When drew trend line by --> ObjectCreate("Trendline",OBJ_TREND,0,Time1,Price1,Time2,Price2) .
What function use to get degree ?
Some problem about scale of X & Y Axial.
elevation of the line (in points) may be useful: (price1-price2)/(time1-time2)
(or shift1-shift2 instead of time1-time2)
let me join..:J
why shift1 -shift2 instead of time1 -time2 ? the formula of slope is one given by you earlier (price1-price2)/(time1-time2).any good reason?
shift1-shift2 would give the difference in points per BAR, which is probably easier to check by the user by looking,
time1-time2 gives the diff in points per SECOND, which is much smaller value, one has to keep in mind that several decimal places are significant.
(I mean one probably has a better idea of the line which elevates 10.4552 points per bar than about the line which elevates 0.00032569308 points per second.)
but in the end the result is the same, you can use any of the formulas.
I found that usually it is good to use more than Digits decimal places (I use 2*Digits) when calculating distant points of the trendline.
With less the decimal places the difference from the real position of the line may be higher when you look far away.
For example 0.00021 points/bar elevation 100 bars later gives 0.02100 points, but 0.0002185123 gives 0.02185 points
good explaination... :D .One related thought.do you think use of gradient or slope makes any difference as a solution to the problem of finding angles between two line/or trendlines because slope or gradient is basically tangent of an angle?Say we calculate slope or gradient as pips per bar and then zoom in or out: here the value of the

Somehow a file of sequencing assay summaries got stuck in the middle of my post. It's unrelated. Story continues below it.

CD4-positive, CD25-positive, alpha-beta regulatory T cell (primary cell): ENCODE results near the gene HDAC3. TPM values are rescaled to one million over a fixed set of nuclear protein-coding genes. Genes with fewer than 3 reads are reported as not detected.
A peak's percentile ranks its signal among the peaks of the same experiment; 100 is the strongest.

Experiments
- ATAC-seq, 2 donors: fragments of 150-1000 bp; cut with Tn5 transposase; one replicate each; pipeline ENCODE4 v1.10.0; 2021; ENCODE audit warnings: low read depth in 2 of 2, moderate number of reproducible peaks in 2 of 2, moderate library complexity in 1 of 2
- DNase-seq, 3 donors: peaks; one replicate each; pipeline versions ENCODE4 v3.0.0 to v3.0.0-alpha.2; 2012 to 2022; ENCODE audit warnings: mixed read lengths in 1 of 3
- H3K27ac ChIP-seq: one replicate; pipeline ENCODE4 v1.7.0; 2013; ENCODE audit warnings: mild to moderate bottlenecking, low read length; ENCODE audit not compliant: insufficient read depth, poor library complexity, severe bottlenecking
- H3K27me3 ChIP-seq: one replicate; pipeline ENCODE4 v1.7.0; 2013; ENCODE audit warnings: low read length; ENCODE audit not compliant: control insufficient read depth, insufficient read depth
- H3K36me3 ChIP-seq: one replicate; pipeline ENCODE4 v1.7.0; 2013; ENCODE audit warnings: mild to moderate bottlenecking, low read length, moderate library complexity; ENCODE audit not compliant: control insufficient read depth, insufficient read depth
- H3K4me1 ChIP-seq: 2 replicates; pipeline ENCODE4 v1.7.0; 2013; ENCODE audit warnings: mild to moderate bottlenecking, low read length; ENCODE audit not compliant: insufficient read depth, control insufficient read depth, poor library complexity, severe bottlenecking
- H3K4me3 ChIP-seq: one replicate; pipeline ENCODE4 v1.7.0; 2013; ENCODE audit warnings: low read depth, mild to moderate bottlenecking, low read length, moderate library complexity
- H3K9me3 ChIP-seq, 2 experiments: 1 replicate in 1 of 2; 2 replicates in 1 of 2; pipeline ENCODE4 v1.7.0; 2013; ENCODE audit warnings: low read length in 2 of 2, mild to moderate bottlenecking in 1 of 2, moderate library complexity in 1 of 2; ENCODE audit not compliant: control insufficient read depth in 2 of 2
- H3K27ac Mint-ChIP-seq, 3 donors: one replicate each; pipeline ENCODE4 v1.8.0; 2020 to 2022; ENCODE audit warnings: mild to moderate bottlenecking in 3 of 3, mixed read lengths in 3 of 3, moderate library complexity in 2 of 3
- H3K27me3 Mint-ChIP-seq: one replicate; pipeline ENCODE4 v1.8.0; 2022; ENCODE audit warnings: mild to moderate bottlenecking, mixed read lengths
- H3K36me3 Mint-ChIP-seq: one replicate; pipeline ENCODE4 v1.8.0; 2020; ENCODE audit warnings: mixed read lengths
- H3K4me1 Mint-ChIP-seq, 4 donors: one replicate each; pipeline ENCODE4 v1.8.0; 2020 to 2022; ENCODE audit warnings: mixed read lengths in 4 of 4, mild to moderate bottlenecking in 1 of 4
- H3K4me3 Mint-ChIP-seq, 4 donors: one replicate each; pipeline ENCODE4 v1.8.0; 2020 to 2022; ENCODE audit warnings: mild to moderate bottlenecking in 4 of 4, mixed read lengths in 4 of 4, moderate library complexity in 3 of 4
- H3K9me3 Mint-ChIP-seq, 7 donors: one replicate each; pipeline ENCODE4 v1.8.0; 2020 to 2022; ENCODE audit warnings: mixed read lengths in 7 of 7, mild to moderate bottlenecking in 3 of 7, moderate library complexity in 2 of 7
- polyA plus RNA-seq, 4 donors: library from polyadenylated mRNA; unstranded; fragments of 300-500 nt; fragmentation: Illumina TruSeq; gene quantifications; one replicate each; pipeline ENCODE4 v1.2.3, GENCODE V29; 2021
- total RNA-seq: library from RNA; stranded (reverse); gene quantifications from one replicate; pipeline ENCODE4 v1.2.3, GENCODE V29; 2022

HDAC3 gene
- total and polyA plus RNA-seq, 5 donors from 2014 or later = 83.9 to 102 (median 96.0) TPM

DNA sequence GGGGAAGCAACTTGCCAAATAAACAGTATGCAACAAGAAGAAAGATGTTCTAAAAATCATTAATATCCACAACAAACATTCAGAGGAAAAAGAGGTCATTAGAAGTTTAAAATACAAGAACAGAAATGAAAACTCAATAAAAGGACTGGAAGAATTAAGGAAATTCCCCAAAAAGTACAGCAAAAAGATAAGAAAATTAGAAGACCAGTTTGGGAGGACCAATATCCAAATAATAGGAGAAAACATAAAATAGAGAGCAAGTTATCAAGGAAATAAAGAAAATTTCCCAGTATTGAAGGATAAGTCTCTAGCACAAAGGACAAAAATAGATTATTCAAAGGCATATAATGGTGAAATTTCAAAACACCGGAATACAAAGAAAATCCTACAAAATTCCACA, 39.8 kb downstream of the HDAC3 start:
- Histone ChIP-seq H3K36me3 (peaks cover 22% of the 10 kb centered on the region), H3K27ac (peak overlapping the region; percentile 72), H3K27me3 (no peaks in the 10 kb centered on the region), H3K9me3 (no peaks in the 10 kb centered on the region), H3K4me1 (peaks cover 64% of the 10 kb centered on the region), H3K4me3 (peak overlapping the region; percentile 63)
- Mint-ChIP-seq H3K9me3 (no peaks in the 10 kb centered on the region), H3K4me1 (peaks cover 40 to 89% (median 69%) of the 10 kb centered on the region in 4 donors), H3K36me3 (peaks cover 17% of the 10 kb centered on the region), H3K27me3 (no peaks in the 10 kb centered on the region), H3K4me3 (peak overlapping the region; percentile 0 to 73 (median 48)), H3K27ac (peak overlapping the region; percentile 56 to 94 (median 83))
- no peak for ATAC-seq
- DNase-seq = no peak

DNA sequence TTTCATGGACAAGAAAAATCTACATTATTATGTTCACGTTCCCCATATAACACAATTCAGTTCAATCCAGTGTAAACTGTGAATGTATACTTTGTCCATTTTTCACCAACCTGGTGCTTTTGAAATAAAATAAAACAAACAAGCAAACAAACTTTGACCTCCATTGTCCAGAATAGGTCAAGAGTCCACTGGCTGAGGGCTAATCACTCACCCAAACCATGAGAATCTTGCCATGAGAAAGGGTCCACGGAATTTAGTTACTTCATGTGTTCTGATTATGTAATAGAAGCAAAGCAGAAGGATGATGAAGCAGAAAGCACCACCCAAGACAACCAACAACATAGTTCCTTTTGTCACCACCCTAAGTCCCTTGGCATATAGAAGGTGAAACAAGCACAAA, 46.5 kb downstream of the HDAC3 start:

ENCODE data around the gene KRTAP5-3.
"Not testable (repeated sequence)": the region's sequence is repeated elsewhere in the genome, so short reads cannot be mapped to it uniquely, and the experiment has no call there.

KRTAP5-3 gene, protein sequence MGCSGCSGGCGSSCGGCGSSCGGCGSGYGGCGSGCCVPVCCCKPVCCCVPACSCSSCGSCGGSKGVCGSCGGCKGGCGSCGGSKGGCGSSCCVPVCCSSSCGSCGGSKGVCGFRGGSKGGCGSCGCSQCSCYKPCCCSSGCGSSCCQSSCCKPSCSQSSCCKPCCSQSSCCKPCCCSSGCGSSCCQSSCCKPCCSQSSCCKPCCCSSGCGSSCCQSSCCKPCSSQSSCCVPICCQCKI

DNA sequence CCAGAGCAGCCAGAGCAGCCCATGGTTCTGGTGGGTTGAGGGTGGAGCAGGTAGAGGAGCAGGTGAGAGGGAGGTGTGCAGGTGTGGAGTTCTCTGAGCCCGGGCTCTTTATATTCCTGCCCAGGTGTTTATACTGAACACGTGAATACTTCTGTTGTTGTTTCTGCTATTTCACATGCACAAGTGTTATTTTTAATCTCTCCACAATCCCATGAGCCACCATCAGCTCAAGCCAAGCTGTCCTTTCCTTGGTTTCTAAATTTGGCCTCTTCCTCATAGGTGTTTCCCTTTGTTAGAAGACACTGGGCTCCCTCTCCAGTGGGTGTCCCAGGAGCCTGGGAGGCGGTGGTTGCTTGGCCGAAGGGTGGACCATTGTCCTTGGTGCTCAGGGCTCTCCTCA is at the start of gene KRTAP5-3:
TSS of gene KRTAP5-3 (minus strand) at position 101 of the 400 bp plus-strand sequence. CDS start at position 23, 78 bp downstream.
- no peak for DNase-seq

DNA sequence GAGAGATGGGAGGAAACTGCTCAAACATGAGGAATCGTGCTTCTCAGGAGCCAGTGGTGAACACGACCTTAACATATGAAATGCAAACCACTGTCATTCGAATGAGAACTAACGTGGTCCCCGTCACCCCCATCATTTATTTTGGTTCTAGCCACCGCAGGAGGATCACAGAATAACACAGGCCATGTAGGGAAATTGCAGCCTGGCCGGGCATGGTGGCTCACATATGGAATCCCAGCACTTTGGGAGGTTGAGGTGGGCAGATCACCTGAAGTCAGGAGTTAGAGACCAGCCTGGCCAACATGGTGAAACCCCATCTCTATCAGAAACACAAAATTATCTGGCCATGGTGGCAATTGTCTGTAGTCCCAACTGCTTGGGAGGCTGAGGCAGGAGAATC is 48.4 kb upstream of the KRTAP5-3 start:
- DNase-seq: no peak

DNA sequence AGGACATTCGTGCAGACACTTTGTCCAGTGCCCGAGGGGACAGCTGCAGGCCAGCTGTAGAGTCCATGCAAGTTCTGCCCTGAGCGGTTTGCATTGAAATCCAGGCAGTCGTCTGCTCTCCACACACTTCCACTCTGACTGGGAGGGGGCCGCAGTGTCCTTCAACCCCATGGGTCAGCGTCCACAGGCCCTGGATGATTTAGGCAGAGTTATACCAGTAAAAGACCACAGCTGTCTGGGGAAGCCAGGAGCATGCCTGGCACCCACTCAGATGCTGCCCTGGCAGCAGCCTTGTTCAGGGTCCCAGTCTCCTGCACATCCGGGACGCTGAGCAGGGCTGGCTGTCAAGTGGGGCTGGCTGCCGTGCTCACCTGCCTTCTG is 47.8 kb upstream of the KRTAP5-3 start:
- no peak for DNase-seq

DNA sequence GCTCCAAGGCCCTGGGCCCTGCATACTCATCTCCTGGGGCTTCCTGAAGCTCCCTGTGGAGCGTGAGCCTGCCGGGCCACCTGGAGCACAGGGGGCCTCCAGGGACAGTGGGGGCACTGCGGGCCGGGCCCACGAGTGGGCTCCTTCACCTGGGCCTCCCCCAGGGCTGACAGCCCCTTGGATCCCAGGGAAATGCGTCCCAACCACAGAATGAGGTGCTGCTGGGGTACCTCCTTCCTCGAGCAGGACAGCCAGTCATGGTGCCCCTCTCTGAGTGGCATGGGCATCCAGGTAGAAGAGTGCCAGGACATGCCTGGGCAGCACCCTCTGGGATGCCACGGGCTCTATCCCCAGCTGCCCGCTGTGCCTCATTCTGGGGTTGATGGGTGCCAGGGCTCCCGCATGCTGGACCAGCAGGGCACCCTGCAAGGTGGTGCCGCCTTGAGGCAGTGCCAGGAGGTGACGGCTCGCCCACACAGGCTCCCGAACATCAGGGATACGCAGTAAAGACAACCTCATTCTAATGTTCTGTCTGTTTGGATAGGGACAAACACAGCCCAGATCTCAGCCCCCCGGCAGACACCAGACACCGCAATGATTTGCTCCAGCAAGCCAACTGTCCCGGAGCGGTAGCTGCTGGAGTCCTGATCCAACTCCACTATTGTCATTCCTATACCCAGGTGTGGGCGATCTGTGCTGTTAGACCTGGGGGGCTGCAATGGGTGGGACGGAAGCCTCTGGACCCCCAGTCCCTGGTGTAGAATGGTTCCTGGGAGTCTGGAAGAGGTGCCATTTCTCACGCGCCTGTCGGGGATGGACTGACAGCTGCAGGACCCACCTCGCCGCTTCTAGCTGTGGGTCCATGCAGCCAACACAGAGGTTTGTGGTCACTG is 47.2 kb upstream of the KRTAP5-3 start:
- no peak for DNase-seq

slope or gradient does not changes but to the observer's eye,the angle of lines/or trendline has changes...:D.Visually we can see the trendlines is steep or less steep as we zoom in /out but values of slope as pips per bar does not changes!...seems a paradox!
it is not a paradox, you set the x axis and the y axis relative to your point of view. You want the line at 45 degrees to be 45 degrees, so if ten pips up = 1 bar over, increment x axis at 1 pip = 10
example right click on the chart set scale fix 1:1
now x and y axis are equal. 1 pip increment on the y axis = 1 bar incriments on the x axis.
choose 2 points on the line A and B
x,y co-ordinates are price in pips (not point), bar distance.
A = 13450,0
B = 13490, 5
slope = Ay - By / Ax - Bx
angle = arctan(slope)
It's not nonsense Raptor. It doesnt matter what the x and y axis represent as long as they are numerical. How many pips is equal to 1 bar is arbitrary. Just once you decide on that, set your chart scale to suit and keep it that way. If you decide 1 pip = 1 bar, set your chart scale 1:1 for visual purposes. If you change the scale it will warp the apparent angle of the line, but that does not matter, as long as you are aware that is a visual distortion from reality as you defined it.
Gann realized that when he said "1 unit of price = 1 unit of time". That unit of time is arbitrary. Moving averages work on the concept that time and price can be given an arbitrary corrolation as do trendlines and pretty much every other type of charting tool.
To put it another way if you had been born with a visual distortion that stretched everything vertically in terms of scale you would accept that as reality because that is all you know, and that visual perception would be your defined reality. In other words, in terms of visual perception there is no defined reality until you define what reality is. So if you decide, 1pip = 1 bar, for your own purposes 1 pip does equal 1 bar. Likewise if you decide 10 pips = 1 bar, 10 pips does equal 1 bar. Just set the chart scale accordingly so it matches that visually if you need to see it "how it is". Once you define reality in terms of price:time, you can calculate both the slope and the angle of a line on the chart and it will work logically and programmaticaly and also visually when you set your chart to the same scale as the defined reality, you then define other scales as a distortion.